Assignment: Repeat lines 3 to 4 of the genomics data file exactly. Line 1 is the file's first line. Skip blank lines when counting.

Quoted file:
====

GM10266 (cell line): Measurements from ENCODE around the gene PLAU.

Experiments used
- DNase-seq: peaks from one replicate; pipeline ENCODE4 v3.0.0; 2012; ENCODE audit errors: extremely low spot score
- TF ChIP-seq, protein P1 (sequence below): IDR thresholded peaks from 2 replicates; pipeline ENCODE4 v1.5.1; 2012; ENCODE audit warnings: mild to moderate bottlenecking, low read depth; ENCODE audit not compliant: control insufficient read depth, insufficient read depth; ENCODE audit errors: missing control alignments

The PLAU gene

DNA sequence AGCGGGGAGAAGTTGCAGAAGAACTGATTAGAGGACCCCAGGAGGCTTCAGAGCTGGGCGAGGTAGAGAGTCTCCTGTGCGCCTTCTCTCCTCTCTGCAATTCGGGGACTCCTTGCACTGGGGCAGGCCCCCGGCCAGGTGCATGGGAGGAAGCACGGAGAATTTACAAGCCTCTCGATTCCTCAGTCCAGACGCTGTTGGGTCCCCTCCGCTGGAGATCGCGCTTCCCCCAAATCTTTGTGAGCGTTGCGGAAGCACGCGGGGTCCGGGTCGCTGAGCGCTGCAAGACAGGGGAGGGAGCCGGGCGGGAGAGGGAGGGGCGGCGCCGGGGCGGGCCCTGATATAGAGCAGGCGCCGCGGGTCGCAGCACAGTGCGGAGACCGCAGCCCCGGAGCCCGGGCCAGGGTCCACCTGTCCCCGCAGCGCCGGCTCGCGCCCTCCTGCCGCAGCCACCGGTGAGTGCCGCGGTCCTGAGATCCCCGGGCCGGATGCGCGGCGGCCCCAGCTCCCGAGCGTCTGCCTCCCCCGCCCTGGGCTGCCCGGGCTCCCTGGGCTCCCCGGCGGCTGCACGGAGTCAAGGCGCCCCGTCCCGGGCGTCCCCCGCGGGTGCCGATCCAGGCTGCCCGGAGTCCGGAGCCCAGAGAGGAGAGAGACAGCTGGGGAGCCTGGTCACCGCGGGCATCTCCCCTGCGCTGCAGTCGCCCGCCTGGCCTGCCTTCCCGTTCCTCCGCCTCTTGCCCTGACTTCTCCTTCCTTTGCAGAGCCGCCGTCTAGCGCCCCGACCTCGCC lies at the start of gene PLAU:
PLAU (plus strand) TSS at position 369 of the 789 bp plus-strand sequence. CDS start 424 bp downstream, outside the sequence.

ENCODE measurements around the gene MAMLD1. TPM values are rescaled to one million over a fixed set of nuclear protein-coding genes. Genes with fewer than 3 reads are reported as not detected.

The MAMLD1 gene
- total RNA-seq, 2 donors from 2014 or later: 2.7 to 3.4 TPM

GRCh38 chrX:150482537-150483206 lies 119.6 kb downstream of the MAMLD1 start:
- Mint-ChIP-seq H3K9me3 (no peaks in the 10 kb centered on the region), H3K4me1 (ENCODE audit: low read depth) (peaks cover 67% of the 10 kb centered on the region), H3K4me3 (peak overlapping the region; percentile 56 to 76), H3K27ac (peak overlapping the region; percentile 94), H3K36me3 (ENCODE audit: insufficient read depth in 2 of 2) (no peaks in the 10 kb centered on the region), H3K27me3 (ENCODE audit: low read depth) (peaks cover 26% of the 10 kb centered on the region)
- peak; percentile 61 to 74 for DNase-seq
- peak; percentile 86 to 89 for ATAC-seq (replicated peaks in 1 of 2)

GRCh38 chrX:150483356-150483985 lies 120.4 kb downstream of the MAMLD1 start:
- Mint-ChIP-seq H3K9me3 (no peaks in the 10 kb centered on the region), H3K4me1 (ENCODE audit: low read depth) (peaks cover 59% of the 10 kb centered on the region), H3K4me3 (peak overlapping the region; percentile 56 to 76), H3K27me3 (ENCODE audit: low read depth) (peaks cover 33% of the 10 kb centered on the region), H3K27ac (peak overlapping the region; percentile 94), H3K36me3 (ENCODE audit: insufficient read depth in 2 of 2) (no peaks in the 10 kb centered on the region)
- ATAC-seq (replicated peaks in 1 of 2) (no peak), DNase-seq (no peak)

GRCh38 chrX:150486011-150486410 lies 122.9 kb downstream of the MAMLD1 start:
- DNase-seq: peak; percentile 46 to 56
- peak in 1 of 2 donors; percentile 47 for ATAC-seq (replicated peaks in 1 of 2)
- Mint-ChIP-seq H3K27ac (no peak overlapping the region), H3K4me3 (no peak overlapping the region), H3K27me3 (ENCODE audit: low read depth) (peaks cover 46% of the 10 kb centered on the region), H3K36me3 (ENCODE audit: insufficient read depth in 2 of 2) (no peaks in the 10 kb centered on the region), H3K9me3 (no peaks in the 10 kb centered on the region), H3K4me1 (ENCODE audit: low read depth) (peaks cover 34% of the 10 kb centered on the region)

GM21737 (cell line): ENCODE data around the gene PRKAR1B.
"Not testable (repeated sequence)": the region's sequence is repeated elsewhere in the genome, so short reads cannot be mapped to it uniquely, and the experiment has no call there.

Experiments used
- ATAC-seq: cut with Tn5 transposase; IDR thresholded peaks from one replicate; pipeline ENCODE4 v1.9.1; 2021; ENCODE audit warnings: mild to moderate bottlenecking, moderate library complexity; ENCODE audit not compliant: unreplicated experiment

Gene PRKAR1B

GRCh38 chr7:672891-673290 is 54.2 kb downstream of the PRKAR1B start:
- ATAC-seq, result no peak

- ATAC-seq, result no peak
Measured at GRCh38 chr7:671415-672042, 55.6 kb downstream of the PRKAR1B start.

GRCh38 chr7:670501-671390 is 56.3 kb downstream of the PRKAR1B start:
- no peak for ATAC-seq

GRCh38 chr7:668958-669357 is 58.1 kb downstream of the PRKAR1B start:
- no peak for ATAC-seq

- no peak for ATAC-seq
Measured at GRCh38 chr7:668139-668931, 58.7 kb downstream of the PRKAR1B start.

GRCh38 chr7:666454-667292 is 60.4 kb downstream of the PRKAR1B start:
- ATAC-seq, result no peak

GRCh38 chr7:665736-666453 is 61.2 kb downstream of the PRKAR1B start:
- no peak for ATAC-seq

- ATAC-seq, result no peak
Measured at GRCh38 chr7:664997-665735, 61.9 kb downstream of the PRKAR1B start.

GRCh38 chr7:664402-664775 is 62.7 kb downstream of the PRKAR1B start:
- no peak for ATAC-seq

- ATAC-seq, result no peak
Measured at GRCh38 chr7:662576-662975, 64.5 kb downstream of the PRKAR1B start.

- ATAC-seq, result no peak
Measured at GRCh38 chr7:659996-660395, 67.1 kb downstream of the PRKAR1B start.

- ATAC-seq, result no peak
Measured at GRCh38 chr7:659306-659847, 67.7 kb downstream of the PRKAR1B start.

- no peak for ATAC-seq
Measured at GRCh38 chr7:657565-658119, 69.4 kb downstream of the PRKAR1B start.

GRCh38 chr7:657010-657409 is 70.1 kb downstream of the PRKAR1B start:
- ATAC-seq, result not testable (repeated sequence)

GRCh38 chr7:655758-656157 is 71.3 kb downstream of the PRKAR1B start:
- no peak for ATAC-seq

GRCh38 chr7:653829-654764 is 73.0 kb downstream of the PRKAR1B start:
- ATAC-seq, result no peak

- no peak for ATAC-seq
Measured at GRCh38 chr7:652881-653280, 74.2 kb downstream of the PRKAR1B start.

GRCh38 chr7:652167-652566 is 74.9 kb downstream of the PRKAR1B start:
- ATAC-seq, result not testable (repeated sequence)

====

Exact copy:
- DNase-seq: peaks from one replicate; pipeline ENCODE4 v3.0.0; 2012; ENCODE audit errors: extremely low spot score
- TF ChIP-seq, protein P1 (sequence below): IDR thresholded peaks from 2 replicates; pipeline ENCODE4 v1.5.1; 2012; ENCODE audit warnings: mild to moderate bottlenecking, low read depth; ENCODE audit not compliant: control insufficient read depth, insufficient read depth; ENCODE audit errors: missing control alignments